A traditional savings account is a good option for most bank and credit union customers who want to help their savings grow.
High-yield savings accounts
A high-yield savings account is similar to a traditional savings account but with a higher interest rate. If you’re considering a traditional savings account, it’s worth asking your bank or credit union whether they offer a high-yield account, and if so, what the terms of the account are. They might require you to keep a larger balance, for example, which isn’t an option for many savers.
A high-yield savings account is a good option if you want to get the most return on your savings as possible.
Certificates of deposit
Certificates of deposit, or CDs, are a different type of savings account that offer the highest interest rates. When you open a CD, you will choose a term that works for you, such as 6 months or 5 years, and your money will be inaccessible during that term. Once the term ends, you can either withdraw money from a CD or roll it into a new CD with the same term as the previous one so it can keep growing.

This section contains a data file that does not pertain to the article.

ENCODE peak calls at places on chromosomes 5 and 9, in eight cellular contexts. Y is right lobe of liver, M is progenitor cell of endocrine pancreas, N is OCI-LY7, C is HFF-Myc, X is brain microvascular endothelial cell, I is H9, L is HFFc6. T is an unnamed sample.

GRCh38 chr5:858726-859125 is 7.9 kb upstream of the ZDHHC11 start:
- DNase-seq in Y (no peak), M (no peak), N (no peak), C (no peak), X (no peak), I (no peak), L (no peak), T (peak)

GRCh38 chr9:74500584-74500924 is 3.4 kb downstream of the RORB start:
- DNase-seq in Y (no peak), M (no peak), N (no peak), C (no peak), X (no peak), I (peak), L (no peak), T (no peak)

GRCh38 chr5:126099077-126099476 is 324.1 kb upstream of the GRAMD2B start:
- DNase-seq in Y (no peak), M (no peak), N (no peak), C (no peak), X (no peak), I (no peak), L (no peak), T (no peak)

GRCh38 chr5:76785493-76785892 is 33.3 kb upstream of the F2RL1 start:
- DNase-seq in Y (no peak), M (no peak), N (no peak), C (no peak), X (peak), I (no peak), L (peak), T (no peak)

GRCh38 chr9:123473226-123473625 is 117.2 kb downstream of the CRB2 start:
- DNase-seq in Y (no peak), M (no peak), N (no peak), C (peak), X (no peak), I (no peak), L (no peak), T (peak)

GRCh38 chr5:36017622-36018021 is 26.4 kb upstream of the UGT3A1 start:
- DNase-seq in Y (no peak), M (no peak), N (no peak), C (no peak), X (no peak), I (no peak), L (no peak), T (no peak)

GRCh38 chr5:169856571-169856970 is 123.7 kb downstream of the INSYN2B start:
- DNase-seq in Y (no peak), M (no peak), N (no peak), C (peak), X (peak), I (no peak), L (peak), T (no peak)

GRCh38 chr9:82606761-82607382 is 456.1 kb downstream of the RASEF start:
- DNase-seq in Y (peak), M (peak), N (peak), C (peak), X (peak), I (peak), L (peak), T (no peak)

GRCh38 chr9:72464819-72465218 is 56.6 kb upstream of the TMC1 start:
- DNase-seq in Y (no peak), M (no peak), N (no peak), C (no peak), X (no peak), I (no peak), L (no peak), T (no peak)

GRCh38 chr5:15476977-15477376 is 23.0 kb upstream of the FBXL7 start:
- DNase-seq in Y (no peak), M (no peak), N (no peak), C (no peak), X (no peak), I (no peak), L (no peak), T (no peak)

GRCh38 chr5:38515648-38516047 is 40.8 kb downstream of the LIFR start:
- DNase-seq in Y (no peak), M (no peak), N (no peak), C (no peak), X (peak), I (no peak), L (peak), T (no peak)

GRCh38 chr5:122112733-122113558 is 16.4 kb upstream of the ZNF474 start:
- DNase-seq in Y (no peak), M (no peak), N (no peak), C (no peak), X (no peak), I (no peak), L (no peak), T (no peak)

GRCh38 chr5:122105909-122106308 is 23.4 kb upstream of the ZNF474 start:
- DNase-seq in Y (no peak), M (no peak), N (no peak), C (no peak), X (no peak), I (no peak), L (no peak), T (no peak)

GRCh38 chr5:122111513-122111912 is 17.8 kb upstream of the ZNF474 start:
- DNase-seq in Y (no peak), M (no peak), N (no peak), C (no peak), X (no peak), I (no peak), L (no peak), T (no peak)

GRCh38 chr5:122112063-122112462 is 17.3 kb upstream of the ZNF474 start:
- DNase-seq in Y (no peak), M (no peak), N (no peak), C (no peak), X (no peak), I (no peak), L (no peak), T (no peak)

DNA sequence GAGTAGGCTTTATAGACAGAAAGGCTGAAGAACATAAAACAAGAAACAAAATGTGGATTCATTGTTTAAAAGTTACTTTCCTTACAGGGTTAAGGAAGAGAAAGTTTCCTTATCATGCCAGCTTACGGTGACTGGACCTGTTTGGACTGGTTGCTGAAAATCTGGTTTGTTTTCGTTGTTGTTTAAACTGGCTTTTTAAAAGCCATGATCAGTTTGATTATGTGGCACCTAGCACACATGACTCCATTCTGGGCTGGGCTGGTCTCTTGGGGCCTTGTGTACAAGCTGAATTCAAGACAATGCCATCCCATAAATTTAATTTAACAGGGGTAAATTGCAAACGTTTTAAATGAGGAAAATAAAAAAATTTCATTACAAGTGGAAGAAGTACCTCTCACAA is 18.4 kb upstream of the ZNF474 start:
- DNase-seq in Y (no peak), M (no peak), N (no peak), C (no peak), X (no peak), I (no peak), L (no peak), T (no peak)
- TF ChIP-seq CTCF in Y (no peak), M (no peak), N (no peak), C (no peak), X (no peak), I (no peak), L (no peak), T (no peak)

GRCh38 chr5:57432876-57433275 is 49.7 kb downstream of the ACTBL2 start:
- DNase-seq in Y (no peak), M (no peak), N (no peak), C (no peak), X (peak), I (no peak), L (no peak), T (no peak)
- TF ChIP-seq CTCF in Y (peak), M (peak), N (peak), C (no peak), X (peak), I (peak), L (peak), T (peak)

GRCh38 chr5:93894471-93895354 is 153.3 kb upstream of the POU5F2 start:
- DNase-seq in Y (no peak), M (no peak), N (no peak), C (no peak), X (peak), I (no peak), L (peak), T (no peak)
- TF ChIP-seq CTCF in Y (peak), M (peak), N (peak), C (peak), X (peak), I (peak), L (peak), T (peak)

A CD is a good option if you have a sum of money you want to save for a specific amount of time and don’t want to be able to spend it. You might open a CD to save money if you’re planning to buy a house in the next few years, for example.
How to choose a money market account
If you’re ready to open an MMA, your first stop should be your current financial institution. Ask what their interest rates are for MMA, and whether they have a monthly fee. You’ll also need to know what their minimum balance requirements are, as well as the amount you’ll need in order to open an account.
Once you have this information from your bank and credit union you can use it as a baseline to shop around and see if you can get a better deal elsewhere.
Frequently asked questions
If you still aren’t sure if a money market account is for you, read on to understand more.
Are money market accounts worth it?